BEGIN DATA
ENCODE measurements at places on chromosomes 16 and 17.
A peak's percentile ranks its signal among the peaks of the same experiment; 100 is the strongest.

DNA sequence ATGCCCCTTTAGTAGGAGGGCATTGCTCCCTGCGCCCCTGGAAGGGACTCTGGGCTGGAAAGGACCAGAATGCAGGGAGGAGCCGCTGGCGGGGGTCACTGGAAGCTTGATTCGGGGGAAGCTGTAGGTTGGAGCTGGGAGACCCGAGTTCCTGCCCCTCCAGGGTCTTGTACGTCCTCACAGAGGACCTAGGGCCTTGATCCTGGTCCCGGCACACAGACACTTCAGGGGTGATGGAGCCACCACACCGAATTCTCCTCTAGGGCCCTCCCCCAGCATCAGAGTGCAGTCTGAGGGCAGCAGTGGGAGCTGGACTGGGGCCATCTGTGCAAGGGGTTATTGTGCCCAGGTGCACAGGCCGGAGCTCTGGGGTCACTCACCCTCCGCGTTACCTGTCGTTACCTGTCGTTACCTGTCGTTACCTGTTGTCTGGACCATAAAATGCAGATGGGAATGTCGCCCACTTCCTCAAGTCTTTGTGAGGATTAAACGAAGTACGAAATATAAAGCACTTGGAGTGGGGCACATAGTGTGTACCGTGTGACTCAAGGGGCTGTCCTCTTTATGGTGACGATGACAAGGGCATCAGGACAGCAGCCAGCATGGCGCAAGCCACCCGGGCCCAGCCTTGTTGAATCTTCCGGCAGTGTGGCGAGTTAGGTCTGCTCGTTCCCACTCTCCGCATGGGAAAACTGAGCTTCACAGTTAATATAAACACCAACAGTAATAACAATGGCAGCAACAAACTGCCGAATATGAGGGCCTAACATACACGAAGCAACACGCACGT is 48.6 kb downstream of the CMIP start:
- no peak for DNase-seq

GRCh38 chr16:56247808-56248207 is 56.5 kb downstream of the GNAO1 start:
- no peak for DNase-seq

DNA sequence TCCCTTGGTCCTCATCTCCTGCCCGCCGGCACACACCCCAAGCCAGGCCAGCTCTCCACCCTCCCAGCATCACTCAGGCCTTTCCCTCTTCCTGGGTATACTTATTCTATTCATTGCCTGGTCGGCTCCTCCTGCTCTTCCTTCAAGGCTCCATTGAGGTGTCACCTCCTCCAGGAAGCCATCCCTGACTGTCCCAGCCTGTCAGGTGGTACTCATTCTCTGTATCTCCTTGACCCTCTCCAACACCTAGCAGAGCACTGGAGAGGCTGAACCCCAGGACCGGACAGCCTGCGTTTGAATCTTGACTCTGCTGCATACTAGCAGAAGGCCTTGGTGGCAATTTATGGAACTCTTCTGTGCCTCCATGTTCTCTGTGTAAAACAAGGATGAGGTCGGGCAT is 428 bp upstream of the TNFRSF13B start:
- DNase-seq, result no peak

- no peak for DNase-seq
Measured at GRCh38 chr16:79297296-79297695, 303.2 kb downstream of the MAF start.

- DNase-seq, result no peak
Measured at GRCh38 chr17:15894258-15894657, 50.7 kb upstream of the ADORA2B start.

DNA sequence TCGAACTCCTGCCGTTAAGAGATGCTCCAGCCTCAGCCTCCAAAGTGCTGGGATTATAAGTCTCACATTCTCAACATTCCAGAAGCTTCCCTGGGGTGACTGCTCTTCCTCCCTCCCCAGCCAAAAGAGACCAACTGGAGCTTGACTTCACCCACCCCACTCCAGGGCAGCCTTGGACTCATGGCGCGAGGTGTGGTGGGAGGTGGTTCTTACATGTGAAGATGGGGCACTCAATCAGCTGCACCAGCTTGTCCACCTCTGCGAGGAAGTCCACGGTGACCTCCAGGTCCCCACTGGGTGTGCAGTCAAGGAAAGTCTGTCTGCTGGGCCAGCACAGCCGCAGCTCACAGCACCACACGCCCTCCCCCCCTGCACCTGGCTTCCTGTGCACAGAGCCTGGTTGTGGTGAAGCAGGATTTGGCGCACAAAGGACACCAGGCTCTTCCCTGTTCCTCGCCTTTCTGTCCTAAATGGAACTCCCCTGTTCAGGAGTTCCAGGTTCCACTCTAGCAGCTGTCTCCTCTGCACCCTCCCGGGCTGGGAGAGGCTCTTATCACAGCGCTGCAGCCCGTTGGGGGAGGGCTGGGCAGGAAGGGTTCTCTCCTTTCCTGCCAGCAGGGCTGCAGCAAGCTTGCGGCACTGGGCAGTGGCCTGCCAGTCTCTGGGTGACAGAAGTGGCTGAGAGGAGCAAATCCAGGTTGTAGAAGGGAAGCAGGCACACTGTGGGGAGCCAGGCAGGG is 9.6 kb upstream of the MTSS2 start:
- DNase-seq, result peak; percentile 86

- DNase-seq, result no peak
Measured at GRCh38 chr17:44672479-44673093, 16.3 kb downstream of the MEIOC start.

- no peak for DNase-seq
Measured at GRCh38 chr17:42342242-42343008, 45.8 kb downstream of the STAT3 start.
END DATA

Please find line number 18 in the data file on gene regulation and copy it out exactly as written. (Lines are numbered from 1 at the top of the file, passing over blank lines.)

Measured at GRCh38 chr17:42342242-42343008, 45.8 kb downstream of the STAT3 start.